Get things done

David Allen’s approach is called Getting Things Done®—not Getting Things Listed. Organising your tasks is but a means to an end: getting them done. If you do not know where to start in your oversized to do list, just pick one area and commit to focusing on that area for the next two or three hours. It will help you break through the indecision and score some successes. One of my favourite features of Omnifocus is the ‘focus’ button, which hides everything except for the currently selected project folder. It helps me avoid distractions. If you feel you are forever falling short of (your own) expectations you may need to keep a separate list of tasks you have completed. Some apps (including Doit, Things and Nirvana) come with an attractive logbook feature that makes it easy to keep track of your achievements. You can set up a ‘done today’ view in Omnifocus but it is a bit less elegant.

Put projects on hold

Don’t bite off more than you can chew, they say. I can think, with some glumness, of nine or ten major home maintenance projects that await me (GTD® context = ’someday’; Ozengo context = denial). All that practical stuff involving power tools and visits to hardware stores is way out of my comfort zone and likely to flatten my normally joyous mood. Do I want to see all these unstarted projects every day? No way! I am being pretty brave if I have one of them on my active projects list. The others slumber in my Omnifocus ‘on hold’ section, with review cycles ranging from three months to a year. The lesson: if you’re not likely to be working on it any time soon, keep it out of sight.

Make it fun

Make sure that your to-do list is not confined to chores. Include fun activities, such as family outings, books you want to read, opportunities for learning and development and exciting places you would like to visit ‘someday’.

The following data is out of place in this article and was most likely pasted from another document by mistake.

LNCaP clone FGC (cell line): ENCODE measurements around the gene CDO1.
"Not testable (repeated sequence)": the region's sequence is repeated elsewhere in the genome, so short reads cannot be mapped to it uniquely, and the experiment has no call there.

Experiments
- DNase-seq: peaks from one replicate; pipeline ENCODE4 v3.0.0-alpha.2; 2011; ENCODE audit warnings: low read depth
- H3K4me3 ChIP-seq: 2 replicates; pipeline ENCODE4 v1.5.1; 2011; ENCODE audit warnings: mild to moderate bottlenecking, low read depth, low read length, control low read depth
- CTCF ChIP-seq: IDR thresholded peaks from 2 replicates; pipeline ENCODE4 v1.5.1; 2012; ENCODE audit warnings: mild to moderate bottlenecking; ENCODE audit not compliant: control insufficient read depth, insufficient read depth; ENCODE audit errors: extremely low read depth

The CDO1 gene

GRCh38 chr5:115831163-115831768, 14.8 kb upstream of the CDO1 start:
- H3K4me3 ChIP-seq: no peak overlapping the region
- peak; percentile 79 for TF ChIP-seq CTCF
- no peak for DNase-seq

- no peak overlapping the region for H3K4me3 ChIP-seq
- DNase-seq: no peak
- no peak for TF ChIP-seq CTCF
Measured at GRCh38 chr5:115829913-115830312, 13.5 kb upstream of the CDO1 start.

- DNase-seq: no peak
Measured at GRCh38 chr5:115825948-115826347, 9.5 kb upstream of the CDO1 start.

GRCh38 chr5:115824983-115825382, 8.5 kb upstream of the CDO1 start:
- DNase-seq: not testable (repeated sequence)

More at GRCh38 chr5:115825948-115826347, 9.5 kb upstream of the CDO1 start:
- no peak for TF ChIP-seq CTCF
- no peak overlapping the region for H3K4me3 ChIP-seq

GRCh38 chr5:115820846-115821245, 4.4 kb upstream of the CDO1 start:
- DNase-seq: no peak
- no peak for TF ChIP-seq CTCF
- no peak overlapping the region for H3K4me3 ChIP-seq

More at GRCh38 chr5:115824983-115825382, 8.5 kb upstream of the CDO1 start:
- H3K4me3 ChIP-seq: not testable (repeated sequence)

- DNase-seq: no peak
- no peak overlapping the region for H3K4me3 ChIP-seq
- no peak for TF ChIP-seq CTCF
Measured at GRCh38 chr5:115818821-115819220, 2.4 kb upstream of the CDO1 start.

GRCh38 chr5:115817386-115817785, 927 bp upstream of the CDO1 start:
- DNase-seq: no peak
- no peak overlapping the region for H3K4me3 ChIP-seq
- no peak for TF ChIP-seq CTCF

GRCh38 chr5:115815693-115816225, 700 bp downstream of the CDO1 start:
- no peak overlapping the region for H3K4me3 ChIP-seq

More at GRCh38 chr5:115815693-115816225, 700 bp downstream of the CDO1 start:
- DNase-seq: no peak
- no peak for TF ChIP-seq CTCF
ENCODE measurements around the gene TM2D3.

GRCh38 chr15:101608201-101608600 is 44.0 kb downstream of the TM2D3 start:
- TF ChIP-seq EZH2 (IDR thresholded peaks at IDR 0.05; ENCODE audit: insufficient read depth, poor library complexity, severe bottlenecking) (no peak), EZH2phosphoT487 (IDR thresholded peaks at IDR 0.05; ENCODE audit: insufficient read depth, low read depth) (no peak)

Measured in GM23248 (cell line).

Productivity armageddon

So you have 800–plus tasks in your productivity app and none of the folders make sense anymore. Doing your income tax return seems more fun than spending another minute with your to do list. What do you do? You have three options, none of which should be entered upon lightly:

  • you can renounce the world and become a forest monk in Thailand
  • you can switch to a new to do app and, for a while at least, your to do list will be as crisp as a freshly–baked French breadstick, and much shorter than said baguette
  • you may be able to create a DTF (dead tasks folder) in your productivity app and drag all (or some) of your projects into it. Set up new projects and contexts that make sense to you now. You can work through your DTF in your weekly reviews, tackling one or two folders at a time. Drag any crucial tasks across to a new folder, delete the rest.

Avoid procrastination

Text to follow.

I hope these hints were of use to some of you! I’d be interested to hear of your litle tricks and strategies for staying on top of things. Finally, bear in mind that being productive is only one small dimension of being—you may excel at something totally different. Or you may be productive in a totally different way. Like power tools.

1 thought on “does your to do list feel bloated and stale?

  1. Reblogged this on AdminAssist and commented:
    A highly recommended read: “…if you follow collect all your tasks, notes and ideas in a single ‘trusted system’, you will be spending a lot of time interacting with that system. Ideally, accessing that system should inspire you to achieve things”